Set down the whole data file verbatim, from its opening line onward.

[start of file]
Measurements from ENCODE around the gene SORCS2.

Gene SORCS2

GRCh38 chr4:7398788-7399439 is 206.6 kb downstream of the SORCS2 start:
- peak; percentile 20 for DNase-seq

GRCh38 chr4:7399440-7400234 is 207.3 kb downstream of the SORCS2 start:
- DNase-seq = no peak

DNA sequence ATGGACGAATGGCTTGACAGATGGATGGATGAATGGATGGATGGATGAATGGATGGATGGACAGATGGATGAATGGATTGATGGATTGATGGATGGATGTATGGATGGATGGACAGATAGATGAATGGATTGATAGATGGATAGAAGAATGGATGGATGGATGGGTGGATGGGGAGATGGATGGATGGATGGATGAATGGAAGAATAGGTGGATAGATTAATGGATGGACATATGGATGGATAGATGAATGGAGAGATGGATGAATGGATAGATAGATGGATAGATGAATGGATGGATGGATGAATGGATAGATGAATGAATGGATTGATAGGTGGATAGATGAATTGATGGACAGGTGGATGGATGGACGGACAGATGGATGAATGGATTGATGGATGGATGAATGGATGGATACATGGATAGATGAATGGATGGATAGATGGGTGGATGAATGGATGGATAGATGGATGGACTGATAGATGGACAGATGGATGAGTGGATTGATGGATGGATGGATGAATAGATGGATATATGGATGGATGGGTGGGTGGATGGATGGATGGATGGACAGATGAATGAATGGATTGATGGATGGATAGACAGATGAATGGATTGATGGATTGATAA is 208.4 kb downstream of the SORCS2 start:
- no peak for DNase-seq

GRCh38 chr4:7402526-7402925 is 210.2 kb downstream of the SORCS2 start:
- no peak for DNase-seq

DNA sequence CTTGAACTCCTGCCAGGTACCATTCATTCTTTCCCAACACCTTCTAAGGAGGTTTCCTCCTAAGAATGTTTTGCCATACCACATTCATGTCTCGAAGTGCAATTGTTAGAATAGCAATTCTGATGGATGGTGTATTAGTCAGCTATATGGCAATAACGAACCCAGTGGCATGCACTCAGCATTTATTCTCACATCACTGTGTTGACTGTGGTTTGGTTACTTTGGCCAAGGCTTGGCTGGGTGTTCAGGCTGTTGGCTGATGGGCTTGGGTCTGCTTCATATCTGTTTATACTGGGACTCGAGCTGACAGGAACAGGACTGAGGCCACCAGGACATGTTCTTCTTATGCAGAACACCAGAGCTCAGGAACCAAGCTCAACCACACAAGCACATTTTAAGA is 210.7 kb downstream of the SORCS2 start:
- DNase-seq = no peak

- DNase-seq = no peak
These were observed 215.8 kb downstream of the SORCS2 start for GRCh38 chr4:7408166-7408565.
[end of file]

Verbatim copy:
Measurements from ENCODE around the gene SORCS2.

Gene SORCS2

GRCh38 chr4:7398788-7399439 is 206.6 kb downstream of the SORCS2 start:
- peak; percentile 20 for DNase-seq

GRCh38 chr4:7399440-7400234 is 207.3 kb downstream of the SORCS2 start:
- DNase-seq = no peak

DNA sequence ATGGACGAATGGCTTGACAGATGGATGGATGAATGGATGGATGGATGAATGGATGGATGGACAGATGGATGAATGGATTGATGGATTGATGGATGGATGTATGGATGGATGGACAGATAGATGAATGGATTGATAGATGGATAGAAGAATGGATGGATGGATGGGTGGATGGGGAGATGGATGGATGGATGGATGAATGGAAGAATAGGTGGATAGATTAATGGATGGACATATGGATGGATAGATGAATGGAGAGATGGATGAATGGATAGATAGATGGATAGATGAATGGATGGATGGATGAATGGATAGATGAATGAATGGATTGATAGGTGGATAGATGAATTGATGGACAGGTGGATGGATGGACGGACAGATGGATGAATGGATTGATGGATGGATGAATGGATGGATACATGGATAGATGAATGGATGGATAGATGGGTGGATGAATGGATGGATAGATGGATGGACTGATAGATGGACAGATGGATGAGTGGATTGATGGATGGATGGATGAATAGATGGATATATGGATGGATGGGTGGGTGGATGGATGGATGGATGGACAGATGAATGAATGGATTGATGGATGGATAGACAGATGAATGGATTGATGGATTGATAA is 208.4 kb downstream of the SORCS2 start:
- no peak for DNase-seq

GRCh38 chr4:7402526-7402925 is 210.2 kb downstream of the SORCS2 start:
- no peak for DNase-seq

DNA sequence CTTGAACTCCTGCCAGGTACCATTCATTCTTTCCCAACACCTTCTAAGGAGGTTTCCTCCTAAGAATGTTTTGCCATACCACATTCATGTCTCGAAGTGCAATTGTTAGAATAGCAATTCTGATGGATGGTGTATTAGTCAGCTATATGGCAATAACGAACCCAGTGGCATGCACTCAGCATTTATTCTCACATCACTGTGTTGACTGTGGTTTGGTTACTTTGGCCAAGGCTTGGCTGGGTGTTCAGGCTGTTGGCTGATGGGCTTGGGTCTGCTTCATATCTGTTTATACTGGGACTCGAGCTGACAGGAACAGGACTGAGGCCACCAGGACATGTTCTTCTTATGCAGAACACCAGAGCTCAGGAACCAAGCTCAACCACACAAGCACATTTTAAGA is 210.7 kb downstream of the SORCS2 start:
- DNase-seq = no peak

- DNase-seq = no peak
These were observed 215.8 kb downstream of the SORCS2 start for GRCh38 chr4:7408166-7408565.